A Proud Moment

A few posts ago, I mentioned that I have begun working on my autobiography, finally. This is a project that I’ve been meaning to get to for some time, but somehow something has always managed to get in the way of its completion. Don’t get me wrong. I have no desire to become famous because I have no illusions that this little autobiography of mine will bring me any fame whatsoever. After all, I have no claim to fame, there’s no scandal in my family (at least, not that I know of), and I am not a published author – at least, not yet – hope springs eternal!

But I do have a reason for writing the story of my life. Both of my parents are deceased, as are all of my grandparents along with many of my aunts and uncles. The sad fact of the matter is that there are no written records of their lives anywhere that I know of, and I wish that there were. All that we have are stories that have been handed down by word of mouth and many other stories have either been long-forgotten or untold, vanished with those who have passed on to their eternal reward.

After reflecting on the sadness of this reality, it occurred to me that I didn’t want this to happen to my legacy. I want to have something to pass on to my children and my grandchildren and to all those who come after them. I also realize that when I finish writing my story, my children may not even care to read it right away, but I know that they will in later years and they will be glad to possess it at that time, so I am forging ahead with it. I know it will be something they will treasure in the years to come, even though they may not appreciate it now. I wish my parents had done something like this for me.

And so, I’ve been considering where to begin with my book, and I’ve decided that I don’t want to begin with my birth. It just seems so cliche to begin my story with: “I was born on August 26 …” How boring, don’t you agree? So, I’ve been giving this a lot of thought, and I think I’ve come up with a great solution. See what you think about this.

All stories must have a great beginning and a great ending, right? Well, I’ve decided to begin my story with our youngest child’s college graduation, but not only that, I’m also going to end my story with our youngest child’s college graduation. Sounds intriguing, don’t you think?

Our daughter, Stephanie  Graduation from Minnesota State University Moorhead May 16, 2014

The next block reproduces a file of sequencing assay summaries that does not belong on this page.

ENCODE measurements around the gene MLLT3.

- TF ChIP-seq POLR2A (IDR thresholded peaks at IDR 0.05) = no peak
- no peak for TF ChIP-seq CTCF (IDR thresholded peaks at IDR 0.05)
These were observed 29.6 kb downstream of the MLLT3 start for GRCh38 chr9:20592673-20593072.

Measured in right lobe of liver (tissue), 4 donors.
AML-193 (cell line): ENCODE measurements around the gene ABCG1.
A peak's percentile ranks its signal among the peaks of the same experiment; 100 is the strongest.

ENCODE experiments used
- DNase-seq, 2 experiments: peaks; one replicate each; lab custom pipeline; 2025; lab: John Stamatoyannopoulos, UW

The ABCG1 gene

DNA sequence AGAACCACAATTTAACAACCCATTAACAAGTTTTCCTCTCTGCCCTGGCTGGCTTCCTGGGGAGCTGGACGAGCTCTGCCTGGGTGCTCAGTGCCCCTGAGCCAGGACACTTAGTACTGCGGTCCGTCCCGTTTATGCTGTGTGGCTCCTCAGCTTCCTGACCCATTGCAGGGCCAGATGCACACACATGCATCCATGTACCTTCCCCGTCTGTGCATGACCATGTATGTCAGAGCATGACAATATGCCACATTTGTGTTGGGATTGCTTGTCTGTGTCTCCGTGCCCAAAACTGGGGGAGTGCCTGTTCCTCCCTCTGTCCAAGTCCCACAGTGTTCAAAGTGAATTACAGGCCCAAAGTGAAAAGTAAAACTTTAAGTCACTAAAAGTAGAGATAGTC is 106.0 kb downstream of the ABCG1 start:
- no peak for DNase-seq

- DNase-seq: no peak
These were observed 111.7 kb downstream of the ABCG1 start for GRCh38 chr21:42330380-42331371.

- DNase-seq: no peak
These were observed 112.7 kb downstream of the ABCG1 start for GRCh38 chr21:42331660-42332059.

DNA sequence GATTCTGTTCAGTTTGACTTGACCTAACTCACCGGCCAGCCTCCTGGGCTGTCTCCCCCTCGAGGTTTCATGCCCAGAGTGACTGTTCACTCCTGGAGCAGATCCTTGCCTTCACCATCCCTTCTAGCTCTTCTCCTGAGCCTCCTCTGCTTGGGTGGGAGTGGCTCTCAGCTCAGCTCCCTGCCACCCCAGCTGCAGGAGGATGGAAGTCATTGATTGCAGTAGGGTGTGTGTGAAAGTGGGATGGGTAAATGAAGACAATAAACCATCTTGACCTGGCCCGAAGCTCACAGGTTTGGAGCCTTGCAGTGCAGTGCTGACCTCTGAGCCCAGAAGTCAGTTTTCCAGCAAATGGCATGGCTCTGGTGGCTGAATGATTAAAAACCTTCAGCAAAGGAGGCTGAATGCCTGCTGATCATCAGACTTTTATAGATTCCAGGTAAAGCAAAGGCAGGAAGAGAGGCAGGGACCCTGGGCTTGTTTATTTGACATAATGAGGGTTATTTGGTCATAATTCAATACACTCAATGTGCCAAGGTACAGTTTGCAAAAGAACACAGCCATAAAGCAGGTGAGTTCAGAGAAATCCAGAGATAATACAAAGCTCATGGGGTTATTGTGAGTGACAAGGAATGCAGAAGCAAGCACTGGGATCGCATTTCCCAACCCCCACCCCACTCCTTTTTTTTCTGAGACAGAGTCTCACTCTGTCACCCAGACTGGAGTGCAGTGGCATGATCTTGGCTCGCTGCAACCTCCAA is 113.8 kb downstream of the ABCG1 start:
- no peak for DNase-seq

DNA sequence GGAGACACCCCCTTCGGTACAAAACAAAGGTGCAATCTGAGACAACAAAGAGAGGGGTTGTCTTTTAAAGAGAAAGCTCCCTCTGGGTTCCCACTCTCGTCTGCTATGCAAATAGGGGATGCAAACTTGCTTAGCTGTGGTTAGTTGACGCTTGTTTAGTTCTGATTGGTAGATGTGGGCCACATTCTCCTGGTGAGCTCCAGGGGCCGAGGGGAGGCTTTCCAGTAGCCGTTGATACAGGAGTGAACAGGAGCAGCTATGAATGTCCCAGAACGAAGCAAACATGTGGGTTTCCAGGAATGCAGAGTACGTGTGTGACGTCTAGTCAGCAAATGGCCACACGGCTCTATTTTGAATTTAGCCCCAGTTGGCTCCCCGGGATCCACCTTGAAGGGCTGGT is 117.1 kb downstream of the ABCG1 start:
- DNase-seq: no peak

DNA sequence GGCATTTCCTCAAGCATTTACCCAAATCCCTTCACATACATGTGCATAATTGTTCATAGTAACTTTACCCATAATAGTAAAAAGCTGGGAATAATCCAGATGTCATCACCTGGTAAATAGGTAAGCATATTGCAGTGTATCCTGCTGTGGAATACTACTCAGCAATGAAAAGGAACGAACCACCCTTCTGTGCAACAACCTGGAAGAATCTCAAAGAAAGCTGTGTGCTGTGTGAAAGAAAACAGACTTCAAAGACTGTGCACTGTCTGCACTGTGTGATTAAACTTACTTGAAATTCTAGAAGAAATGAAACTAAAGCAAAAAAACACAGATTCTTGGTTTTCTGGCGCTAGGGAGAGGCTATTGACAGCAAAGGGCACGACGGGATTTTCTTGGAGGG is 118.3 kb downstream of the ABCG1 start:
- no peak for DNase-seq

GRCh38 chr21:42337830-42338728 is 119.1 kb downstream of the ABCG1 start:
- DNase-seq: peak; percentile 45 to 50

Our daughter, Stephanie
Graduation from Minnesota State University Moorhead
May 16, 2014

Our daughter Stephanie graduated from Minnesota State University on May 16, 2014 with her Bachelor’s Degree in Music Performance on the cello. She is the youngest of our three children and we are proud to say that all three them have received their bachelor’s degrees. Stephanie will then be attending the University of Wisconsin in Madison in the fall where she’ll be pursuing her Master’s in Music Performance on the cello. For the past two years she’s been performing as a professional cellist with the Fargo-Moorhead Symphony Orchestra while she attended MSU.  I may be biased (of course, I am her mother) but Stephanie is a very talented cellist. If you don’t believe me, here’s a short video of her playing:

The amazing thing about our youngest daughter graduating from college and then going on to pursue her master’s degree is that there was a time when she was in middle school that my husband and I were entertaining the idea that she may not ever go to college at all. She was struggling with school at the time, in more ways than one, and we were facing the fact that college was not for everyone, and that perhaps college was not in Stephanie’s future. But then a miracle occurred and Stephanie found the cello. The cello changed her whole life, and she became determined to make a future for herself with her cello. She is proof that if you have a goal, determination, faith in God and yourself, and if you work hard enough, that anything is possible.

As I sat with my husband in the auditorium a few weeks ago, watching our youngest daughter walk across the stage to collect her college diploma, it was one of the proudest moments in my entire life. I had done my job, and I felt as though I had done it well. To me, being a mother had always been THE most important job to me. I always felt as though God had entrusted me with the care of my children and that it was up to me and my husband to love them, to cherish them, to protect them, to take care of them, and to raise them to be the best people they could possibly be. And as I watched our little girl walk across the stage that day, I knew that we had accomplished our task. I knew our daughter had become the person she was supposed to be. I knew she was happy. And that was the best part of all. I couldn’t ask for anything more.

So what do you think so far?

By the way, this lovely young woman who plays the cello so beautifully – you won’t believe what she did with a minnow when she was only two! I guess you’ll have to read my book to find out!

 * * * * * * * * * *

QUOTE OF THE DAY:  “Keep your dreams alive. Understand to achieve anything requires faith and belief in yourself, vision, hard work, determination, and dedication. Remember all things are possible for those who believe.”  ~ Gail Devers

 

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